Brexit: MPs to begin scrutiny of vital withdrawal bill

Theresa May speaking in the House of CommonsImage copyright

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Labour says the government will use Brexit to accrue huge new powers

MPs from all parties have been urged to “work with” the government to pass its main Brexit bill as they prepare to begin debating the legislation.

The EU (Withdrawal) Bill will end the supremacy of EU law in the UK dating back more than 40 years but convert all existing EU laws into domestic ones.

Labour says it will vote against the bill as it stands, saying it amounts to a huge power grab by the executive.

Ministers say it is an “essential foundation” for post-Brexit Britain.

The UK is due to leave the EU at the end of March 2019 following last year’s referendum vote.

Negotiations between the two sides on the terms of exit are ongoing, with the European Union publishing its latest set of position papers, including one on the crucial issue of the future of the Irish border, on Thursday.

The government has insisted that the withdrawal legislation, informally known as the repeal bill, will provide legal and practical certainty for the UK as it prepares for life outside the 28-member bloc.

While overturning the 1972 European Communities Act which took the UK into the then European Economic Community, the legislation will ensure all direct EU laws applying to the UK will be transferred onto the statute book and continue to have legal force after the UK’s withdrawal.

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MPs will begin considering the general principles of the bill at Second Reading on Thursday, although the first votes will not take place until Monday.

With the government certain of the support of the Democratic Unionists, with whom they have a Commons pact, the bill is expected to clear its first parliamentary hurdle but Labour have vowed to oppose it, while some Conservative backbenchers have said they reserve the right to amend and improve it at a later stage.


By BBC political correspondent Ben Wright

The main aim of this legislation is to incorporate, rather than repeal, 40 years of relevant EU law onto the UK statute book. It is intended to ensure there is no legal chaos on the day Britain leaves the EU in March 2019.

At the start of its second reading in the Commons, Brexit Secretary David Davis will say this “essential” bill maximises certainty for businesses and consumers.

But unusually, the government is facing a parliamentary battle to clear this early hurdle, with Labour, the Liberal Democrats and Scottish and Welsh Nationalists lined up to oppose the Bill.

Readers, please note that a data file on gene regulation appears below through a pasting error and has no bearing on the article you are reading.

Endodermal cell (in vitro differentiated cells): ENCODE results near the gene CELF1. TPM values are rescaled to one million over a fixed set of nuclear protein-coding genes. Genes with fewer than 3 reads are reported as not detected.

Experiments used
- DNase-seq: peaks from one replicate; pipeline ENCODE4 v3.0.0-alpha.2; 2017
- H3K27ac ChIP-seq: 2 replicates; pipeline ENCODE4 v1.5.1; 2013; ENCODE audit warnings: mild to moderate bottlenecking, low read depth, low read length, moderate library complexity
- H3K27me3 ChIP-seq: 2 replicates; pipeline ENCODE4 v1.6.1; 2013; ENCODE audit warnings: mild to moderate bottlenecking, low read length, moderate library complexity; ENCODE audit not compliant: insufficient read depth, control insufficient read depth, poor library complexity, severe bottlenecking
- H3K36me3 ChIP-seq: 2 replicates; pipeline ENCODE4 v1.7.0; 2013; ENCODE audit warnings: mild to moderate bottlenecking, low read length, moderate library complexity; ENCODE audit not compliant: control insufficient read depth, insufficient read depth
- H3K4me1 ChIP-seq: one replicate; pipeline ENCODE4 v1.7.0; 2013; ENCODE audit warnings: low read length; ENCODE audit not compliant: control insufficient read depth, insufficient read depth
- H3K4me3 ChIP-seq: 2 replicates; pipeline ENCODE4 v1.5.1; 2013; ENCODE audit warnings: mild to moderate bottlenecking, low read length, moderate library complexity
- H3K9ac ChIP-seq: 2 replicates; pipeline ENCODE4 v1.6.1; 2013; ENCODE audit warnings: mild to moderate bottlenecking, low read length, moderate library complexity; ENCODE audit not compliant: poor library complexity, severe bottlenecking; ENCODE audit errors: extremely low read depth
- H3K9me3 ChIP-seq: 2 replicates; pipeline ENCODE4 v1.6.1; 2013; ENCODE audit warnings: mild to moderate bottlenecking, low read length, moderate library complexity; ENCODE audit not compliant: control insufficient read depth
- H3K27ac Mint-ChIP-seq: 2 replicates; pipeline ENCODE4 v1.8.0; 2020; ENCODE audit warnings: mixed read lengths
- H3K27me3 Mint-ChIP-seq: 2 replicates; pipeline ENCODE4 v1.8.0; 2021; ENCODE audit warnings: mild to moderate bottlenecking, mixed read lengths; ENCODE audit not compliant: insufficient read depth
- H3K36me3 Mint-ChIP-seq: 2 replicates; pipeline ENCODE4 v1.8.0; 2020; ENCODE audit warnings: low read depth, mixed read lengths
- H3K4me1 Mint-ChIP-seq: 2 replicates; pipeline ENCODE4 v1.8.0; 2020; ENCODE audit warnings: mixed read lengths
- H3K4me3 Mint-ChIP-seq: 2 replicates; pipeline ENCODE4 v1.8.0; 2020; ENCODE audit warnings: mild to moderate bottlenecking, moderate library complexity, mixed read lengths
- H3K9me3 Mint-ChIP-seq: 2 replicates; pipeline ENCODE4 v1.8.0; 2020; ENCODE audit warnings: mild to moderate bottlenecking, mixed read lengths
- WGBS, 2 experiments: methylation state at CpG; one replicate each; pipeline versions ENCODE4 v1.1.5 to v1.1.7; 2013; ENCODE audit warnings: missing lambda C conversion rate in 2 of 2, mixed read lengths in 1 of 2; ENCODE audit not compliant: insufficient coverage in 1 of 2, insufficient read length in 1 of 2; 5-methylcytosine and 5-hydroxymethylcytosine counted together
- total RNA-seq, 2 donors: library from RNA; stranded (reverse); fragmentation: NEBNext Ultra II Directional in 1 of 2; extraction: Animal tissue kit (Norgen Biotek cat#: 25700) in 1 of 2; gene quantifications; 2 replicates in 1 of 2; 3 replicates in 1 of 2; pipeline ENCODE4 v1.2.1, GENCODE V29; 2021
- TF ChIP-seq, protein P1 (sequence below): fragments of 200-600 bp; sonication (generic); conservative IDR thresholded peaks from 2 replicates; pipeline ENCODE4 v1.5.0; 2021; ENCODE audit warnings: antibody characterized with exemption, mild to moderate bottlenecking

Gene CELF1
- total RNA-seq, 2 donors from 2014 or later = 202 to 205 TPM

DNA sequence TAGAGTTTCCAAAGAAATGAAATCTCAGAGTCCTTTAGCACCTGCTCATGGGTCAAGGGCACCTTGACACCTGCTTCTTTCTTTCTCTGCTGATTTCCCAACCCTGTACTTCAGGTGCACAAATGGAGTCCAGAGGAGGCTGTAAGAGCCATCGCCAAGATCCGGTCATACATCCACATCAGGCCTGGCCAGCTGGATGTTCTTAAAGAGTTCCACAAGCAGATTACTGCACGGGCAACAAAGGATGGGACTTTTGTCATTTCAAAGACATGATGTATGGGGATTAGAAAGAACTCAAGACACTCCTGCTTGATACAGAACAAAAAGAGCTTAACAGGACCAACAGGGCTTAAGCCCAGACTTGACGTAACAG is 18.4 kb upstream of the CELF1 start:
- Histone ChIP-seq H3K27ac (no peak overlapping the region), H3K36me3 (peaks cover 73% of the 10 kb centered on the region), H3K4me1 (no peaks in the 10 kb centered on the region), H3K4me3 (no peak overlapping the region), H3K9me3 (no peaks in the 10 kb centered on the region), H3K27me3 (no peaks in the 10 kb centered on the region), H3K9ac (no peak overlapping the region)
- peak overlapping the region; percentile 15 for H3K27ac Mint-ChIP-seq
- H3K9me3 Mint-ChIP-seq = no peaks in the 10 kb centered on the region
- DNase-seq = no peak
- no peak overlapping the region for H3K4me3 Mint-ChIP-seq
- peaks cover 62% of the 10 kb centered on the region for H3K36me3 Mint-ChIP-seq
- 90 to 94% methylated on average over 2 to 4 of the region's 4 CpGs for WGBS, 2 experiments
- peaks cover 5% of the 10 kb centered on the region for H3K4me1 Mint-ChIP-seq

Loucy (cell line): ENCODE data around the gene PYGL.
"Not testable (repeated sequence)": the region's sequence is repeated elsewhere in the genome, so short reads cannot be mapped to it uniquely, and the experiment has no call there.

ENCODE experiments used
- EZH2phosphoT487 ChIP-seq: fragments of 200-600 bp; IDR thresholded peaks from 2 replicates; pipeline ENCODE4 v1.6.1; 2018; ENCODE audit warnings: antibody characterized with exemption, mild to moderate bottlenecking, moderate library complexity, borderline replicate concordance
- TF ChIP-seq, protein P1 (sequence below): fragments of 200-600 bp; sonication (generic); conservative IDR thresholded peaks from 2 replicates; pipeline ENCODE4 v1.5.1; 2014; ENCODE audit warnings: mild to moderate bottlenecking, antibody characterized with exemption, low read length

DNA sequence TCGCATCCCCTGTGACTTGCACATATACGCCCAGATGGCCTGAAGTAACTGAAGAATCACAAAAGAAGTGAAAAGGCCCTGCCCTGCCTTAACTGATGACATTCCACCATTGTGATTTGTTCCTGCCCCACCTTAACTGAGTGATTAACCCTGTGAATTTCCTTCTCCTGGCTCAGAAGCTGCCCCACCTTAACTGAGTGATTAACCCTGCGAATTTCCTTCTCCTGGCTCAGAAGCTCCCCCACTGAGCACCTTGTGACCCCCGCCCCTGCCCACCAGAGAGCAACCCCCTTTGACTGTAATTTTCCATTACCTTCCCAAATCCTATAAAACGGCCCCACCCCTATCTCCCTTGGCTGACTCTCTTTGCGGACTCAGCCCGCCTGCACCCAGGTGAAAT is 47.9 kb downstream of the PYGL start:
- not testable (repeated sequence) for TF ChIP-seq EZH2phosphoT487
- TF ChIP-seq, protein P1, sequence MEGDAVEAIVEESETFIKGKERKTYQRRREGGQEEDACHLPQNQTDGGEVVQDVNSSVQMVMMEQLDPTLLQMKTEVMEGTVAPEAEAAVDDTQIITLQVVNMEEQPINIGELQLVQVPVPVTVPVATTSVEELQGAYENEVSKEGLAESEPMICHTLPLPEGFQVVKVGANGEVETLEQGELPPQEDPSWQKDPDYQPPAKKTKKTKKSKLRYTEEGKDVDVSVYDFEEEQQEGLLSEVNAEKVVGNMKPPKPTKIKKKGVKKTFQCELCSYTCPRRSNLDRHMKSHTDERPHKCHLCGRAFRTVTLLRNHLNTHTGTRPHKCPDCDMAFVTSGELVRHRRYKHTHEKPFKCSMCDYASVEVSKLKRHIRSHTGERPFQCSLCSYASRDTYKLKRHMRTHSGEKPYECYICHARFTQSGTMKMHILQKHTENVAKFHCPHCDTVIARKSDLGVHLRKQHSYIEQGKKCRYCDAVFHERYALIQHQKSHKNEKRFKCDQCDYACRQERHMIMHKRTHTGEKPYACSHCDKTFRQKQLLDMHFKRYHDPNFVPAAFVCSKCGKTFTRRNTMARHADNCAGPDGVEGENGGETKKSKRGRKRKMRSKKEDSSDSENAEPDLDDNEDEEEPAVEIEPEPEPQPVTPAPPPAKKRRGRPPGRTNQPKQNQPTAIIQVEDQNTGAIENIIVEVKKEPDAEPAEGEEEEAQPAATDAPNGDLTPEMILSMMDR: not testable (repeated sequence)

Their main objection is at what they see as a power grab by ministers who will be able to change some laws without the usual parliamentary scrutiny.

Tory MPs sceptical about the government’s Brexit will not vote with opposition parties next week. But ministers are braced for an arduous fight as this bill goes through Parliament

Labour has claimed that it will give the government sweeping powers to alter or scrap existing regulations after Brexit without the approval of Parliament, through what is known as secondary legislation or statutory instruments that are not routinely debated.


The government says that up to 1,000 statutory instruments will be needed to modify EU laws that become obsolete or do not operate as they should after Brexit but any corrections will be largely technical in nature.

But critics say the so-called Henry VIII powers could be used to amend primary legislation in a whole of range of important areas under the guise of addressing legal deficiencies and anomalies.

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The European Communities Act passed under Edward Heath will be repealed

A Labour spokesman said: “In this bill, the government is making a power grab to change a whole set of legislation and rules without recourse to Parliament.

“That ranges from the date of Brexit to the amount of money paid to the EU to employment and social legislation and environmental legislation. Under the proposals, the Brexit secretary can make these changes at the stroke of a pen. That is completely undemocratic.”

But appealing for their support, Brexit Secretary David Davis challenged MPs to come up with any existing major rights that would not be carried forward through the legislation.

“We are not rejecting EU law, but embracing the work done between member states in over 40 years of membership and using that solid foundation to build on in the future,” he said.

“I hope everyone in this House recognises this bill’s essential nature – it is the foundation upon which we will legislate for years to come – and I look forward to working with the whole House to deliver the bill.”

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